Star Wars: Galaxy’s Edge is set on a special planet from the Star Wars Universe: Batuu, a quiet Outer Rim world not too far from Endor. This world was designed by Disney Imagineers to become a canon part of Star Wars, and many different stories from the new Star Wars canon now tie to it.

Your visit to the Black Spire Outpost on Batuu takes place on a specific day within the timeline of Star Wars—the day of the Battle of Batuu, when the Resistance has to evacuate their base on the planet to escape the First Order just before the events of The Rise of Skywalker. The backstory leading up to this day is quite interesting (such as the way Leia’s top spy, Vi Moradi, established the base and how Chewbacca has partnered with renowned swindler, Hondo Ohnaka, to lease out the Millennium Falcon to procure much-needed hyperdrive fuel for the Resistance fleet). In short, all of these preceding events come to a head on the day you arrive on Batuu, the same day the First Order catches up to Rey and Chewie. It’s particularly interesting that your participation on Star Wars: Rise of the Resistance is treated as a canon event that has significant effects on the story of The Rise of Skywalker.

Vi Moradi hiding from stormtroopers
Image: Disney

Despite being set in the timeline of the new trilogy, Star Wars: Galaxy’s Edge isn’t just about that story.

Batuu was designed as a place that could tie to just about every era of Star Wars history. Fans of the Old Republic and The Mandalorian will recognize multiple nods to those tales in Dok Ondar’s Den of Antiquities. Fans of the classic trilogy will appreciate Batuu’s similarities to Tatooine and will especially enjoy touring the Millennium Falcon, as well as seeing Chewbacca, X-wings, Tie Fighters, Stormtroopers, and R2-D2. Fans of Clone Wars and Rebels will recognize Hondo Ohnaka, the Most-Interesting-Man-in-Star-Wars, on Millennium Falcon: Smuggler’s Run. Star Wars: Rise of the Resistance does a great job appealing to the full range of Star Wars fans, and you can even spot R-3X from Star Tours at Oga's Cantina.

In short, there’s a little something for everyone at Star Wars: Galaxy’s Edge, and both classic Star Wars fans and even those unfamiliar with the saga can enjoy it.

3. What characters can you see in Star Wars: Galaxy’s Edge?

Rey at Galaxy's Edge
Image: Disney

Because we are dealing with a specific point and location in the Star Wars timeline, there are some limits to what characters you will encounter in Star Wars: Galaxy’s Edge. The most common ones seen are Chewbacca, Rey, Kylo Ren, Stormtroopers, First Order officers, Vi (the Spy) Moradi (from the books Phasma and Black Spire), and sometimes Finn. Some guests have also seen R2-D2 at the Droid Depot.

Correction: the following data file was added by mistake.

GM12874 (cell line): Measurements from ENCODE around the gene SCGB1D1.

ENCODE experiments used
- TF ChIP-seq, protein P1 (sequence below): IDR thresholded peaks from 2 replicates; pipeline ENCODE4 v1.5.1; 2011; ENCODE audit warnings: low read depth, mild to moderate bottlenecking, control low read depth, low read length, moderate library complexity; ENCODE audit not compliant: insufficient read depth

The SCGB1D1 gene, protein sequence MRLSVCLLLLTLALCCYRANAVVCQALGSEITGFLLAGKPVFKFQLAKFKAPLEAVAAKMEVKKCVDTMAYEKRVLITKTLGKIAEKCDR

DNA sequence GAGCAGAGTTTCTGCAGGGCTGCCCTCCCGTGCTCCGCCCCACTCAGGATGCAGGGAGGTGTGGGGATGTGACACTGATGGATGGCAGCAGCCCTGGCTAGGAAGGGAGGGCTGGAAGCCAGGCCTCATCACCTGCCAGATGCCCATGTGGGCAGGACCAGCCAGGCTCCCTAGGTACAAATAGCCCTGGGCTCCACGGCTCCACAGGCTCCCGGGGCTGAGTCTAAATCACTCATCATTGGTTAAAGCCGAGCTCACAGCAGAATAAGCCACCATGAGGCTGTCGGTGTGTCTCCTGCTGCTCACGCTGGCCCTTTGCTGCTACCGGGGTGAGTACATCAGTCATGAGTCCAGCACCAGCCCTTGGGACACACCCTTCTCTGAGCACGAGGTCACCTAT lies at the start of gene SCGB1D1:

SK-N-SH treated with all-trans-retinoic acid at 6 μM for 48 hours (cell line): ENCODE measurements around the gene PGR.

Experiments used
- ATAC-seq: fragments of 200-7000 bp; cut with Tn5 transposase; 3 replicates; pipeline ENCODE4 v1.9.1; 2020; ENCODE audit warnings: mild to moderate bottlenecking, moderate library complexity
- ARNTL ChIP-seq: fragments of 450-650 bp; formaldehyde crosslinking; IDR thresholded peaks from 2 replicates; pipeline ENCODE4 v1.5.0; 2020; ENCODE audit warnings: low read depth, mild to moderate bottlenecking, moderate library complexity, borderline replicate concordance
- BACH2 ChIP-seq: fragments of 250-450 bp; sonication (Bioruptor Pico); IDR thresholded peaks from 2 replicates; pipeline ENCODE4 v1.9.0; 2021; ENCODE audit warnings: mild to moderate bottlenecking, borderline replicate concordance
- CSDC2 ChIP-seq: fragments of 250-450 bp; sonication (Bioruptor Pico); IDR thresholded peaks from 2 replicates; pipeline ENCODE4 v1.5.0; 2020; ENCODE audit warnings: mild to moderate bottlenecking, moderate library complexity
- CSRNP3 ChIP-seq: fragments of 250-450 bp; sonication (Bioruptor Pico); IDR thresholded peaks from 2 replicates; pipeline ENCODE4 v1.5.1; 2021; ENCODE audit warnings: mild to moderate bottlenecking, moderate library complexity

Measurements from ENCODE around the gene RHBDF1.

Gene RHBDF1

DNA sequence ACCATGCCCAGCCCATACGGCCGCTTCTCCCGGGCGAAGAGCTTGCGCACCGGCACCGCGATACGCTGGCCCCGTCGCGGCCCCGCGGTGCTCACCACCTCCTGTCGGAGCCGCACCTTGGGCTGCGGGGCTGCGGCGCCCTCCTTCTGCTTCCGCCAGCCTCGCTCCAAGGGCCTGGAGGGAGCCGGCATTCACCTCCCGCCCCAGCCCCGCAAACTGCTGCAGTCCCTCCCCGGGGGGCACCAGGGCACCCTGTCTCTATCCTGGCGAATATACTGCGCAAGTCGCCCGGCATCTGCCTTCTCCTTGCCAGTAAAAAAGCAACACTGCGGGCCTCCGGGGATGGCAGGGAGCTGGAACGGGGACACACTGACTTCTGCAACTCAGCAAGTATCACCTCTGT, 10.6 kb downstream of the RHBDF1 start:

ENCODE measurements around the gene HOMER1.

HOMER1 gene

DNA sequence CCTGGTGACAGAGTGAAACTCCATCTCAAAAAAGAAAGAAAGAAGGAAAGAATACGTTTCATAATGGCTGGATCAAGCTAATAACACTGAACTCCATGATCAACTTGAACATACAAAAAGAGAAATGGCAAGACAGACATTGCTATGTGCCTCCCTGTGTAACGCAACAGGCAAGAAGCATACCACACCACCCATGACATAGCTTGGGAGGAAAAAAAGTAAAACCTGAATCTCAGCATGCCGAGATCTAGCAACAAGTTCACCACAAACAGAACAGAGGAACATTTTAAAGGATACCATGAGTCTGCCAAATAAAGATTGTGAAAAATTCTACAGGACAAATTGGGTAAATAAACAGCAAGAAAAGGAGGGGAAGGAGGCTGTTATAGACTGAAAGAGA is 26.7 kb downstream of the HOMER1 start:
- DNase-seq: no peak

Because of the timeline limitations, you won’t necessarily see characters like Han Solo, Luke Skywalker, Din Djarin (The Mandalorian), or Boba Fett—though as the Star Wars universe continues to evolve, more characters may arrive. While some character encounters are unavailable right now, once lockdowns lift, your best bet for seeing classic trilogy characters is actually over at Star Wars: Launch Bay on the other side of the park. When this wonderful museum of Star Wars lore is up and running, guests can enjoy up close character encounters with Chewbacca, Darth Vader, BB-8, Kylo Ren, and more.

4. Are you allowed to dress up in costume / Disneybound / cosplay at Star Wars: Galaxy’s Edge?

Women Batuu-bounding as a smuggler
Image: David Vega

The answers is yes with some limitations.

Many Star Wars fans love dressing up for events and premieres. Disney wanted to embrace this, but the problem is that costumes generally are not allowed for guests over the age of 14 at Disney parks (because of the dangers that someone who isn’t an authorized cast member could be confused for one).

Disney found a really good middle ground for dressing up at Star Wars: Galaxy’s Edge—guests can either Disneybound or “Batuu-bound”.

Disneybounding has been around a long time—essentially, it’s a workaround for the costume rules where guests are allowed to wear ensembles of modern or vintage clothing inspired by popular characters. In the case of Star Wars, we’ve seen fantastic Disneybounding outfits based on Padme Amidala, Kylo Ren, C-3PO, Rey, and Princess Leia—Han Solo is probably the most popular one for men. Star Wars Disneybounding is fun because you can really make it whatever you want—you’re just using that character’s look as inspiration rather than making a screen-accurate costume.

Batuu-bounding is something specific to Star Wars: Galaxy’s Edge—essentially, guests are allowed to dress up as locals or visitors to Batuu by wearing clothes that could belong in the Star Wars universe. Generally, this includes lots of natural fibers, vests, belts, shrouds, etc. The special beauty of Batuu-bounding is that you can really make it your own and come up with your own character.

Four guests in Batuu-bounding clothes
Image: Disney (pre-lockdown picture)

In both categories, there are some limits:

  • Guests may not wear full face-masks (granted, there is some nice leeway with this rule now that facemasks are required—you can’t wear a Mandalorian helmet or a neck gaiter, but you can incorporate your approved mask into your costume).
  • You cannot wear military gear (like X-Wing pilot suits) or full costumes (like a Wookie costume)
  • No long robes that touch the ground. Jedi robes were originally banned, but we have seen these worn in the parks before, perhaps because they were shorter or bought inside Galaxy’s Edge.
  • Elaborate headgear (like Twilek or Togruta head tails) and more specialized costumes are only allowed for guests with admission to Mickey’s Not-So-Scary Halloween Party.

We did an extensive guide for guests interested in Disneybounding and Batuu-bounding. The practice is a lot of fun, and it does open some neat doors for interactions with cast members in Galaxy’s Edge. If you enjoy potential role-playing components of a visit to Star Wars: Galaxy’s Edge, we’ve had the best luck with cast members at Dok Ondar’s Den of Antiquities (where I’ve been accused of being a spy multiple times) and Docking Bay 7.